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  1. #11
    Sam Wormley's Avatar
    Sam Wormley Guest

    Default Equivalent scopes (or binocs) to match Messier telescope(s)



    Chris L Peterson wrote:

    Messier's telescopes
    http://www.seds.org/messier/xtra/history/m-scopes.html

    1. Ordinary refractor of 25 foot FL, Mag. 138x

    2. Achromatic refractor, 10.5 foot FL, owned by M. de Courtanvaux, Mag. 120x

    3. Achromatic refractor, 3.25 foot FL (Dollond), owned by Duc de Chaulnes, Mag. 120x

    4. Ordinary refractor of 23 foot FL, Mag. 102x

    5. Ordinary refractor of 30 foot FL, owned by M. Baudouin, Mag. 117x

    6. Campani refractor, owned by M. Maraldi, Mag. 64x

    7. Gregorian reflector ('Short') 6 feet FL, owned by M. Lemonnier, Mag. 110x

    8. Gregorian reflector 30 feet FL, 6 inch aperture, Mag. 104x

    9. Newtonian reflector 4.5 foot FL, Mag. 60x

    10. Refractor 1 foot FL, 3-inch aperture, owned by M. de Saron, Mag. 44x

    11. Refractor 19 foot FL, of the Paris Observatory, Mag. 76x

  2. #12
    CNJ999's Avatar
    CNJ999 Guest

    Default Equivalent scopes (or binocs) to match Messier telescope(s)

    Ok, I'll state again that readers should not confuse the often repeated
    listing of telescopes Messier employed for all sort of observations,
    including follow-up examinations of "his objects", with the instruments
    he actually used in his successful search for comets.

    Literature directly pertaining to his discoveries indicates on a number
    of occasions "a 1-foot telescope" was used. Refractors of such
    focal-length of the period generally had apertures of around 2 inches
    or slightly less. Perhaps even more specific to the question at hand,
    Messier refers to the use of a "2-foot night-telescope" in the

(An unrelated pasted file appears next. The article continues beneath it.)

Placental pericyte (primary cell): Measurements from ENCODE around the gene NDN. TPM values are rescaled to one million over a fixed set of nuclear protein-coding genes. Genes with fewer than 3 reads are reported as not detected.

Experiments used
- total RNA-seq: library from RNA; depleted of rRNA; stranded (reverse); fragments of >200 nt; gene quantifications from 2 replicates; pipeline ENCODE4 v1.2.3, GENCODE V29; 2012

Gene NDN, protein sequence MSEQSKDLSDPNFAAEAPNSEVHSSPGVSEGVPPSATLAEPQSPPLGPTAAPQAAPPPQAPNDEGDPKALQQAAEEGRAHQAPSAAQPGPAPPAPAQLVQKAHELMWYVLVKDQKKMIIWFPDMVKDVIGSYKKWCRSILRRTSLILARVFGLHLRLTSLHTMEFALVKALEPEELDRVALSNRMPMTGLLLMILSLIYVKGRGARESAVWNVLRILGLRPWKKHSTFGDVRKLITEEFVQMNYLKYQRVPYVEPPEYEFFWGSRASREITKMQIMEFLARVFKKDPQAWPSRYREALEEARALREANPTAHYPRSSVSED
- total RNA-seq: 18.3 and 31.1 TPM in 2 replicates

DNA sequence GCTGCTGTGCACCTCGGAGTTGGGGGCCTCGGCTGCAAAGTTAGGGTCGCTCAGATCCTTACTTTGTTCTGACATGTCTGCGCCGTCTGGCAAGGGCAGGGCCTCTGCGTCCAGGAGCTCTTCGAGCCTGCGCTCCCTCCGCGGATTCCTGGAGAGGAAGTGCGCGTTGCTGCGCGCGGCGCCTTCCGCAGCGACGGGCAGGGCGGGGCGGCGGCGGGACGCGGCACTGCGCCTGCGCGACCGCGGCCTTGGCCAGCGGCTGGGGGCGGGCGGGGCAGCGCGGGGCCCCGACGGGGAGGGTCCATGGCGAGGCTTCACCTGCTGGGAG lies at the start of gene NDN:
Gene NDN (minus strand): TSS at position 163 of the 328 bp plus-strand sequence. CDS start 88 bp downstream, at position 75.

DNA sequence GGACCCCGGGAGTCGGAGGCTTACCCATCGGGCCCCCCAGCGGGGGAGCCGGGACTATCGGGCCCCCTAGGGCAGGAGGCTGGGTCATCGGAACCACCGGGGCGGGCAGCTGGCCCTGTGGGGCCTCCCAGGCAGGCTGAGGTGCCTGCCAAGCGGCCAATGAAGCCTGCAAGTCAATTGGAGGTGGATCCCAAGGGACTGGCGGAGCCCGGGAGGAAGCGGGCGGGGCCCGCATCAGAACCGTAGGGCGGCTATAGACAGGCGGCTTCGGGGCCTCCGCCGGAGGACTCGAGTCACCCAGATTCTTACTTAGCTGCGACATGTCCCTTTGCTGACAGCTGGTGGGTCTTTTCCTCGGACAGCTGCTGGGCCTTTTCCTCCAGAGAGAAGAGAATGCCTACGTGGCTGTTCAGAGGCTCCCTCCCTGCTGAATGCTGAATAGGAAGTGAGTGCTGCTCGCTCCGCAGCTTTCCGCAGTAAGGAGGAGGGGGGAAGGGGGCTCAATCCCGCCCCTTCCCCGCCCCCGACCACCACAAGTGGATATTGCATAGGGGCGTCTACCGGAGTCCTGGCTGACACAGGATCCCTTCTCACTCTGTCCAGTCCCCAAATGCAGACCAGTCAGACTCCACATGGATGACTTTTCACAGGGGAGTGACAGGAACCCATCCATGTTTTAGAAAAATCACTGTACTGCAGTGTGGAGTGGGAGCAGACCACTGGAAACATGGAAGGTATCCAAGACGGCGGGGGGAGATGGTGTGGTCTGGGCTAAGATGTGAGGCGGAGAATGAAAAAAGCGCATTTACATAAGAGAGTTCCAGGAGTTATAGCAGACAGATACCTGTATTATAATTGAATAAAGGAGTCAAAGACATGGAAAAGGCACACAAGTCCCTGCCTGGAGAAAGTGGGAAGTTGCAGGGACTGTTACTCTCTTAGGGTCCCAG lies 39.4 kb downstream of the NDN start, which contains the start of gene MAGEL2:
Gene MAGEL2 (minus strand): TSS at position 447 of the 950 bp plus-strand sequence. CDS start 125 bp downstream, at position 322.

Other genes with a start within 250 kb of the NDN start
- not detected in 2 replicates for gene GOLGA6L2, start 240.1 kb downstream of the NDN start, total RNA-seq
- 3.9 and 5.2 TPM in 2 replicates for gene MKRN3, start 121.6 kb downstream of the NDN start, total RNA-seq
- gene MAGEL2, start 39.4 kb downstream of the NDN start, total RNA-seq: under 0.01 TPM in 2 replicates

discovery of his 1773 comet. In the parlance of the day this was the
    name for an RFT telescope, one with a relatively large aperture, a
    short focal-length, and low magnification with a relatively wide FOV.

    There are several additional points regarding this subject worthly of
    note. Firstly, virtually all of Messier's discoveries were of comets
    verging on, or of, nakedeye visibility. Very little aperture would have
    been needed to render most of the obvious. Only one or two of his
    comets were clearly below 7th magnitude, while his "comet-like
    objects", particularly the galaxies, were often decidedly fainter.
    Important as well is the concept of Messier's catalog. For the most
    part is was supposed to contain objects that initially could have
    mistaken for comets during his searching. However, if viewed with even
    a modest-sized refractor of 75x-120x, all the Messier star clusters as
    obviously just what their name implies. Only when a very small
    aperture, low power telescope is employed do these objects in any way
    begin to resemble comets. Thus, the catalog was intended for use in
    comet hunting with a very small, low power instrument. Finally, the
    idea of serious comet hunting with an 18th century long-focus, very
    limited FOV, telescope, such as the majority of those contained in the
    preceding list, is just nonsense, as careful sweeping of a swath of sky
    even 30-degrees wide could not begin to keep up with the dirunal motion
    of the sky. Doing so with the typical weather of Paris would have
    doomed Messier's comet-hunting efforts!

    JBortle


  3. #13
    Sam Wormley's Avatar
    Sam Wormley Guest